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I'm still trying to understand the correct way to validate a Django model object using a custom validator at the model level. I know that validation is usually done within a form or model form. However, I want to ensure the integrity of my data at the model level if I'm interacting with it via the ORM in the Python shell. Here's my current approach:

from django.db import models
from django.core import validators
from django.core exceptions import ValidationError


def validate_gender(value):
    """ Custom validator """
    if not value in ('m', 'f', 'M', 'F'):
        raise ValidationError(u'%s is not a valid value for gender.' % value)


class Person(models.Model):
    name = models.CharField(max_length=128)
    age = models.IntegerField()
    gender = models.CharField(maxlength=1, validators=[validate_gender])

    def save(self, *args, **kwargs):
        """ Override Person's save """
        self.full_clean(exclude=None)
        super(Person, self).save(*args, **kwargs)

Here are my questions:

  1. Should I create a custom validation function, designate it as a validator, and then override the Person's save() function as I've done above? (By the way, I know I could validate my gender choices using the 'choices' field option but I created 'validate_gender' for the purpose of illustration).

  2. If I really want to ensure the integrity of my data, should I not only write Django unit tests for testing at the model layer but also equivalent database-level unit tests using Python/Psycopg? I've noticed that Django unit tests, which raise ValidationErrors, only test the model's understanding of the database schema using a copy of the database. Even if I were to use South for migrations, any database-level constraints are limited to what Django can understand and translate into a Postgres constraint. If I need a custom constraint that Django can't replicate, I could potentially enter data into my database that violates that constraint if I'm interacting with the database directly via the psql terminal.

Thanks!

  • I'm not sure how question 1 is different to your previous questions on this topic. Note that it still doesn't prevent you inserting invalid data using the ORM. Consider Person.objects.update(gender='a'). – Alasdair Oct 23 '12 at 20:30
  • 1
    You are correct except that in my previous question I didn't include a custom validator function as I did here. As to your other observation about .update, I guess I now have an additional problem that adds to my confusion. I'm really struggling with understanding what's the proper way to do this. While the Django docs are pretty good, IMHO, they're long on snippets and "hand-waving" but short on complete examples that would help a "newb" like myself understand the correct way to solve this problem. Unfortunately, I work alone and don't have more experienced developers to discuss this with. – Ray Oct 24 '12 at 22:12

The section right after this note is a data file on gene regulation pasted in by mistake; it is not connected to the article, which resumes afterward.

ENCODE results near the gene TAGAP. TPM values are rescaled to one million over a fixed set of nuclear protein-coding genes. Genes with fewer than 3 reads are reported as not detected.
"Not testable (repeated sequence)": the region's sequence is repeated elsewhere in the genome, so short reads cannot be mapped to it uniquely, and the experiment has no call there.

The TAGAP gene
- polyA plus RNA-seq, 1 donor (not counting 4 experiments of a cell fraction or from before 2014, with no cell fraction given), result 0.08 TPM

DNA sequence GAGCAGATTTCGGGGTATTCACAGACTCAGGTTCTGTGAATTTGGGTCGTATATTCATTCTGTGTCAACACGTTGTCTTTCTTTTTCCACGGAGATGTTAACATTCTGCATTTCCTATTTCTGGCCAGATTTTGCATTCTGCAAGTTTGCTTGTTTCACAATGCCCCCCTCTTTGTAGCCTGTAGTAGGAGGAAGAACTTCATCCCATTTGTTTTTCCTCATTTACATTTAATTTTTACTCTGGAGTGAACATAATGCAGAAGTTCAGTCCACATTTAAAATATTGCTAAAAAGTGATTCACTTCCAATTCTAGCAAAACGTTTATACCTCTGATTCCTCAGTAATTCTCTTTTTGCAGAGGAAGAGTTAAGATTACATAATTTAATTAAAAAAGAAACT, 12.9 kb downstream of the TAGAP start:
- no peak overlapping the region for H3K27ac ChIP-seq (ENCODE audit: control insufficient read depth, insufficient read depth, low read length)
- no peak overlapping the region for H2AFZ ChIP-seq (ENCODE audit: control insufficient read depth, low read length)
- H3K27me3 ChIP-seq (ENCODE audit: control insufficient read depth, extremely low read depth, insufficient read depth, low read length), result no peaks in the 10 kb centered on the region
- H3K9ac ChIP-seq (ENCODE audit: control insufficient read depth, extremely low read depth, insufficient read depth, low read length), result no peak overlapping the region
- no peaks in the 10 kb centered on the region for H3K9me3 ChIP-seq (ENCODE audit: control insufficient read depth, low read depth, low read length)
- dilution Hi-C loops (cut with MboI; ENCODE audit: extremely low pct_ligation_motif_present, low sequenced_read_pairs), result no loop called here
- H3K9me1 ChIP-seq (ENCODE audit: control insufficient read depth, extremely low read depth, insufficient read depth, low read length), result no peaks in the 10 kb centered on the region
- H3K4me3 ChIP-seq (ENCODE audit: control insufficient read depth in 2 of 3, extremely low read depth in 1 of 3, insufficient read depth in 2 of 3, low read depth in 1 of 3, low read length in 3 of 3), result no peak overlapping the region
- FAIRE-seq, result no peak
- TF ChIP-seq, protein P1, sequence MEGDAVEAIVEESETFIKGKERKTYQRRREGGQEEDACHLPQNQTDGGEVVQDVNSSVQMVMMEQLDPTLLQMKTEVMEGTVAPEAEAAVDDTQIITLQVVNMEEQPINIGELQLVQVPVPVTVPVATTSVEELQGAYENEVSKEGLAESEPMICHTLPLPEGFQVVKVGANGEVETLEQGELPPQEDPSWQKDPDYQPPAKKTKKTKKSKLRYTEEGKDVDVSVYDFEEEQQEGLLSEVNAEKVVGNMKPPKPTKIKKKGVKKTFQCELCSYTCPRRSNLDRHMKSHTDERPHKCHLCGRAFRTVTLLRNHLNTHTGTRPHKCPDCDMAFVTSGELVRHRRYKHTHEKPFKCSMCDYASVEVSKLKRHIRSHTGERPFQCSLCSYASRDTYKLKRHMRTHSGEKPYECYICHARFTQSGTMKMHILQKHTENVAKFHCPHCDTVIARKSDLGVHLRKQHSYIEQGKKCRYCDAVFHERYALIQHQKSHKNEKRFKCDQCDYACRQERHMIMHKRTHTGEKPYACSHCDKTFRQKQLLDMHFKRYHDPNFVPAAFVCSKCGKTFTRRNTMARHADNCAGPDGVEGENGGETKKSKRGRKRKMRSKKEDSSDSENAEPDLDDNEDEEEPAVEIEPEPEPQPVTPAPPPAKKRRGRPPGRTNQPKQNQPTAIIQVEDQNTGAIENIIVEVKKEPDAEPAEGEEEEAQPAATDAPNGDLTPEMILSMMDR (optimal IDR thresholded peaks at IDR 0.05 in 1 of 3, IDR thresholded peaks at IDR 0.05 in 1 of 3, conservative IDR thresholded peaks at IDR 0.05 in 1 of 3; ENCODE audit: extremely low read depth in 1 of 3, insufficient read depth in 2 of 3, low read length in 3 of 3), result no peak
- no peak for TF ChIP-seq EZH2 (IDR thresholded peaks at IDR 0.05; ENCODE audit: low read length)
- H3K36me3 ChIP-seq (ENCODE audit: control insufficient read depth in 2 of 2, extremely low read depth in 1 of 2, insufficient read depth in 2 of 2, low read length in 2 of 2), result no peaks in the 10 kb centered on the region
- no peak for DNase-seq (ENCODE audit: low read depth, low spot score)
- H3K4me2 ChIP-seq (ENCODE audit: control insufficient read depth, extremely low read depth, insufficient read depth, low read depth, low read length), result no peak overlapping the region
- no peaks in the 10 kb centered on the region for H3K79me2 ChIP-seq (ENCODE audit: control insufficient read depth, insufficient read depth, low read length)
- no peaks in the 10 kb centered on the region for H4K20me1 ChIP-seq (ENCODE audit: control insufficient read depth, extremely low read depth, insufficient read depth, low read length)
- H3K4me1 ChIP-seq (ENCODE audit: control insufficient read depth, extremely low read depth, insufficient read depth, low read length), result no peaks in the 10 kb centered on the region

18

I had a similar misunderstanding of the ORM when I first started with Django.

1) No, don't put self.full_clean() inside of save. Either

A) use a ModelForm (which will cause all the same validation to occur - note: ModelForm.is_valid() won't call Model.full_clean explicitly, but will perform the exact same checks as Model.full_clean). Example:

class PersonForm(forms.ModelForm):
    class Meta:
        model = Person

def add_person(request):
    if request.method == 'POST':
        form = PersonForm(request.POST, request.FILES)
        if form.is_valid():  # Performs your validation, including ``validate_gender``
            person = form.save()
            return redirect('some-other-view')
    else:
        form = PersonForm()
        # ... return response with ``form`` in the context for rendering in a template

Also note, forms aren't for use only in views that render them in templates - they're great for any sort of use, including an API, etc. After running form.is_valid() and getting errors, you'll have form.errors which is a dictionary containing all the errors in the form, including a key called '__all__' which will contain non-field errors.

B) Simply use model_instance.full_clean() in your view (or other logical application layer), instead of using a form, but forms are a nice abstraction for this.

2) I don't really have a solution to, but I've never run into such a problem, even in large projects (the current project I work with my company on has 146 tables) and I don't suspect it'll be a concern in your case either.

  • 3
    Are you saying that I should use a form or model form to validate my data models even if I'm not actually presenting the model object in an actual template form to a user? Thanks. – Ray Oct 24 '12 at 22:14
  • 1
    @RobertF. - that's correct. The ModelForm class is a decent abstraction for model validation, whether updating or creating instances, even when you don't intend on displaying the form in a template. – orokusaki Oct 29 '12 at 1:30
  • 1
    You said to either A) do this, and what is option B ? – rgenito Jul 23 '16 at 3:40
  • By B) Do you mean e.g model_instance = Person('Natalie'); model_instance.full_clean(); model_instance.save(); ? – stelios Jul 10 '18 at 20:24
  • 1
    @chefarov yes, except without semicolons (don’t use those in Python) and also you would need, e.g., Person(name=‘Natalie’) (vs simply passing the name as an ordered argument). – orokusaki Jul 10 '18 at 20:26

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